Cheney sat down on a sofa, still holding his pen, still thinking. Broken borders. Broken Iraq. Genocidal Iran. The Saudis -- how could Bush hold hands with them? Yuck. But what could he, Cheney, do about it, and quick? "Something that goes unnoticed," his aide offered helpfully, getting into the presidential swing of things.
"Unnoticed," Cheney said. "Too bad asking Condi for her resignation would be noticed. So would an executive order to drill in the Arctic National Wildlife Refuge, or my idea for defunding those treasonous so-called sanctuary cities. What can we do about Iraq, irrevocable or unnoticed, in the next hour?"
"Well, sir, remember that Diana West column you liked so much that pointed out that whatever we do in Iraq, we won't be addressing the real national security threats posed by jihadist Iran, Syria -- not to mention Saudi Arabia. The real question is, what can you as president do in the next hour about Iran?"
Cheney's jaw set. "Right. I need a general, a good general. Who are those generals I like on Fox News? Call somebody like that."
He drummed his fingers on the table while his aide dialed and passed him the phone.
"Hello, general? Yes, Dick Cheney here. Listen, I'm president this morning -- right, George is having that procedure again -- no, nothing serious. I just wanted to fix a few problems while he's, you know, recuperating...yes. I want to hit Iran and I want to hit it now -- really knock out its offensive capability so it can't make nuclear bombs, kill our troops in Iraq, support Hezbollah, the Taliban, Hamas -- you know, everything. It's always stuck in my craw that we never responded to any of their assaults on us. I mean, think about the embassy seizure in 1979. Think about Khobar Towers in 1996. Think about Hezbollah, Iran's proxy army, and those 243 Marines killed in their barracks in 1983, and what they did to CIA station chief William Buckley, and on and on. You got anything in mind?"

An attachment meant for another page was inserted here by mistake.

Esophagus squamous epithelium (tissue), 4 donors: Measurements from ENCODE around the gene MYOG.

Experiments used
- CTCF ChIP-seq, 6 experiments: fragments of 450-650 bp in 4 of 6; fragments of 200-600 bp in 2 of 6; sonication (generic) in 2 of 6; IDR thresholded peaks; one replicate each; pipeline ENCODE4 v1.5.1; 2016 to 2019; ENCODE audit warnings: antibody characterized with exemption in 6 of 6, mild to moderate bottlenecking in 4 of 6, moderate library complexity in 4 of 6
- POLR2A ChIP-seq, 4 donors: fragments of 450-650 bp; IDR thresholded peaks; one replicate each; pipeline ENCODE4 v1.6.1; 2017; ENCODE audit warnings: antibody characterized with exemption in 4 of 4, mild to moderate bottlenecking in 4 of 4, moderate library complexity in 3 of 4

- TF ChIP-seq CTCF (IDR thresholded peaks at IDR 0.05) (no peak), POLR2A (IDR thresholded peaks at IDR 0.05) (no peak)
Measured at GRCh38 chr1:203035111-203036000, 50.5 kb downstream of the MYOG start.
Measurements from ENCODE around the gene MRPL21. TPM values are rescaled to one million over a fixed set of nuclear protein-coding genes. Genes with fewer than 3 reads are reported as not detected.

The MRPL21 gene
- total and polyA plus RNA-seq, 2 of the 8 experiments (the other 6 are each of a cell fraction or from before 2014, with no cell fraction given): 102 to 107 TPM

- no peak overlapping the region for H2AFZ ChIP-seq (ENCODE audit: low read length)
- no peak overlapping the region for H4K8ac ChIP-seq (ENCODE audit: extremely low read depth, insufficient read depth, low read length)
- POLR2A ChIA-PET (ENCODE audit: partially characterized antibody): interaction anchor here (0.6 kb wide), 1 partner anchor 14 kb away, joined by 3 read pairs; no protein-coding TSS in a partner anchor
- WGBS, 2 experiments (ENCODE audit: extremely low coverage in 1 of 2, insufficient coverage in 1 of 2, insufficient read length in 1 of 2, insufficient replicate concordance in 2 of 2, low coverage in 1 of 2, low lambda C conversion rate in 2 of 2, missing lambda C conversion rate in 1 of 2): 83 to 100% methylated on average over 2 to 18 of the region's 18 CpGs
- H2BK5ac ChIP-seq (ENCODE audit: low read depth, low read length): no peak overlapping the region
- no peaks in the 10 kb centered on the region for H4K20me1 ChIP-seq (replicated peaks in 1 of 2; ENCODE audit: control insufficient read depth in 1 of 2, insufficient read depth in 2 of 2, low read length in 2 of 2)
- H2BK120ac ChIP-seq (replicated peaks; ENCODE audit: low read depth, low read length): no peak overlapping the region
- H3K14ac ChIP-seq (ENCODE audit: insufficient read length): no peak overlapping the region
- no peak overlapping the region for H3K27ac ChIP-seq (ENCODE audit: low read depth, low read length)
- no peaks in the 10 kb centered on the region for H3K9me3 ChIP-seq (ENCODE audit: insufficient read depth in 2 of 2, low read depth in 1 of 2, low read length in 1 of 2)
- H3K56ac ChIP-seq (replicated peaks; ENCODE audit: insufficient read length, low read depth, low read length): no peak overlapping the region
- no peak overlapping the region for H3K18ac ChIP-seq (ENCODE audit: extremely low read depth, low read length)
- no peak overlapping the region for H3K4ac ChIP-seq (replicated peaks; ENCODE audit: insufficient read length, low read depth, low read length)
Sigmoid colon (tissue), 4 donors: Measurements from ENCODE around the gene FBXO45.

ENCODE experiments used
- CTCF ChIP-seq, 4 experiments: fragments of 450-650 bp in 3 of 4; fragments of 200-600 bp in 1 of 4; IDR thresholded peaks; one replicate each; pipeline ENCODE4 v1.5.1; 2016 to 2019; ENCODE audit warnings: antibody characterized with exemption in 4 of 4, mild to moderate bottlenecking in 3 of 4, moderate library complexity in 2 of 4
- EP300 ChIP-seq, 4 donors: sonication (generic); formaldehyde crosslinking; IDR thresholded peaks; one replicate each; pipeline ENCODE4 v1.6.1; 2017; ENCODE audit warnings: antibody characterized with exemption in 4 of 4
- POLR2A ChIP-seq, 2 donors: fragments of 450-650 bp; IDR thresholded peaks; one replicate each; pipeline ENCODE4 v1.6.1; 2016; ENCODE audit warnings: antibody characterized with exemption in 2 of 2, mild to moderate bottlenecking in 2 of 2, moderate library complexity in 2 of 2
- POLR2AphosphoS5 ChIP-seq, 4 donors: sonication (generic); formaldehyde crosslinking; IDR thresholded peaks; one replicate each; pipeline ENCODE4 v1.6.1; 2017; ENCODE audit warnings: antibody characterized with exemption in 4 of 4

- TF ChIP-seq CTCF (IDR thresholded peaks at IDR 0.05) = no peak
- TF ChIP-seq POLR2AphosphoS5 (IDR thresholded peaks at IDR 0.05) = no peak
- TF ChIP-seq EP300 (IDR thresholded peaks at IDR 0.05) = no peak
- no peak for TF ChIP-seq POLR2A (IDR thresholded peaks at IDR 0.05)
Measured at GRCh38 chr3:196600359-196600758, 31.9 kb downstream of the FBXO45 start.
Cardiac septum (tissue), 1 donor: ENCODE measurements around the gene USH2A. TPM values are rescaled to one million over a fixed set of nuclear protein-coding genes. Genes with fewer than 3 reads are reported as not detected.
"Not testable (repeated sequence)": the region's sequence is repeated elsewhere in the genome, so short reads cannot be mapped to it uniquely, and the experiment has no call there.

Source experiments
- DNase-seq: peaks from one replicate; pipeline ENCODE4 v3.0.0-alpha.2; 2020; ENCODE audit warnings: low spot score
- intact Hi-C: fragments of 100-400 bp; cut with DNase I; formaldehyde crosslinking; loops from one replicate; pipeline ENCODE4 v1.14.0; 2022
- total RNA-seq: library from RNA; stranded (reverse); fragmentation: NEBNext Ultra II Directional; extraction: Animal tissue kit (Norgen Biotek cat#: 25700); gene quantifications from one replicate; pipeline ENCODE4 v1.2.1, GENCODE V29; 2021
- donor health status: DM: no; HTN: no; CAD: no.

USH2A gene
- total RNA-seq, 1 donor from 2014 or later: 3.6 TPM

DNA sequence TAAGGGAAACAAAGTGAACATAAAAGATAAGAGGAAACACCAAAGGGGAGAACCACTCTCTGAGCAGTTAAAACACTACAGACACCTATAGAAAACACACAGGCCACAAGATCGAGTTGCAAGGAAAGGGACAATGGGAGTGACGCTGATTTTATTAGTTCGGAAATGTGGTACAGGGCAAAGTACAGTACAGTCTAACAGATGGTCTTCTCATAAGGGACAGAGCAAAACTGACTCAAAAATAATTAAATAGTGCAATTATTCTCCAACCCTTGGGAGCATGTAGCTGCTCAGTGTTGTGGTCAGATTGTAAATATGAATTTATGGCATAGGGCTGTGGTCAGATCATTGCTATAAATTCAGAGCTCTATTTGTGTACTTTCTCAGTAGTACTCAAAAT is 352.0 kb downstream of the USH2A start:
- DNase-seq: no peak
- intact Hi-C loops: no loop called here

He paused. "Uh-huh, uh-huh...uh-huh. Really? OK. Great, general. I'll call the Joint Chiefs and give them your recommendations."
"President" Cheney hung up and smiled. "One more call, and we make the world safe for democracies."
Suddenly, as abruptly as the music had begun, it stopped. All that was audible was the sound of hushed, televised commentary of the British Open.
The phone rang. Cheney answered.
"Mr. President! How are you, sir? Good. No, nothing out of the ordinary. In fact, I must have fallen asleep." He checked his watch. Precisely two hours and five minutes had passed since he sat down in front of the TV set.
"Yes, I'll be happy to tell the press. Just a routine Saturday morning."